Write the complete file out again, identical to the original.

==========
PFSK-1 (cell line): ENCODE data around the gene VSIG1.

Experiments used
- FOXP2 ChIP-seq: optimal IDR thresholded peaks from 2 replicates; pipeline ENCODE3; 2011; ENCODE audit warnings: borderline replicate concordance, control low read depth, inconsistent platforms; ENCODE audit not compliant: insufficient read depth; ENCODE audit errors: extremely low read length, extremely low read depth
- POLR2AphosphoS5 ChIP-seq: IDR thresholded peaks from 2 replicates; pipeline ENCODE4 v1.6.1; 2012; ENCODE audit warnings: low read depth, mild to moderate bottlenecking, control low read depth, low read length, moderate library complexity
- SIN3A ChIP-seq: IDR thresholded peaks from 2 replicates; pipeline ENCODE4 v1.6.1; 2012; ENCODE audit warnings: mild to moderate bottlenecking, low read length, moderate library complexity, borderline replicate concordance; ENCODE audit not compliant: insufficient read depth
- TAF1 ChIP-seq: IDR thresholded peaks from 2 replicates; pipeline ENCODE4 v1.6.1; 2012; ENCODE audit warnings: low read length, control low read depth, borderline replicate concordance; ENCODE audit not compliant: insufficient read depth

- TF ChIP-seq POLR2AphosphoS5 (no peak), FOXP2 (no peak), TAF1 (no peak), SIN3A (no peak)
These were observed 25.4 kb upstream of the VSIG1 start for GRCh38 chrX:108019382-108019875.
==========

PFSK-1 (cell line): ENCODE data around the gene VSIG1.

Experiments used
- FOXP2 ChIP-seq: optimal IDR thresholded peaks from 2 replicates; pipeline ENCODE3; 2011; ENCODE audit warnings: borderline replicate concordance, control low read depth, inconsistent platforms; ENCODE audit not compliant: insufficient read depth; ENCODE audit errors: extremely low read length, extremely low read depth
- POLR2AphosphoS5 ChIP-seq: IDR thresholded peaks from 2 replicates; pipeline ENCODE4 v1.6.1; 2012; ENCODE audit warnings: low read depth, mild to moderate bottlenecking, control low read depth, low read length, moderate library complexity
- SIN3A ChIP-seq: IDR thresholded peaks from 2 replicates; pipeline ENCODE4 v1.6.1; 2012; ENCODE audit warnings: mild to moderate bottlenecking, low read length, moderate library complexity, borderline replicate concordance; ENCODE audit not compliant: insufficient read depth
- TAF1 ChIP-seq: IDR thresholded peaks from 2 replicates; pipeline ENCODE4 v1.6.1; 2012; ENCODE audit warnings: low read length, control low read depth, borderline replicate concordance; ENCODE audit not compliant: insufficient read depth

- TF ChIP-seq POLR2AphosphoS5 (no peak), FOXP2 (no peak), TAF1 (no peak), SIN3A (no peak)
These were observed 25.4 kb upstream of the VSIG1 start for GRCh38 chrX:108019382-108019875.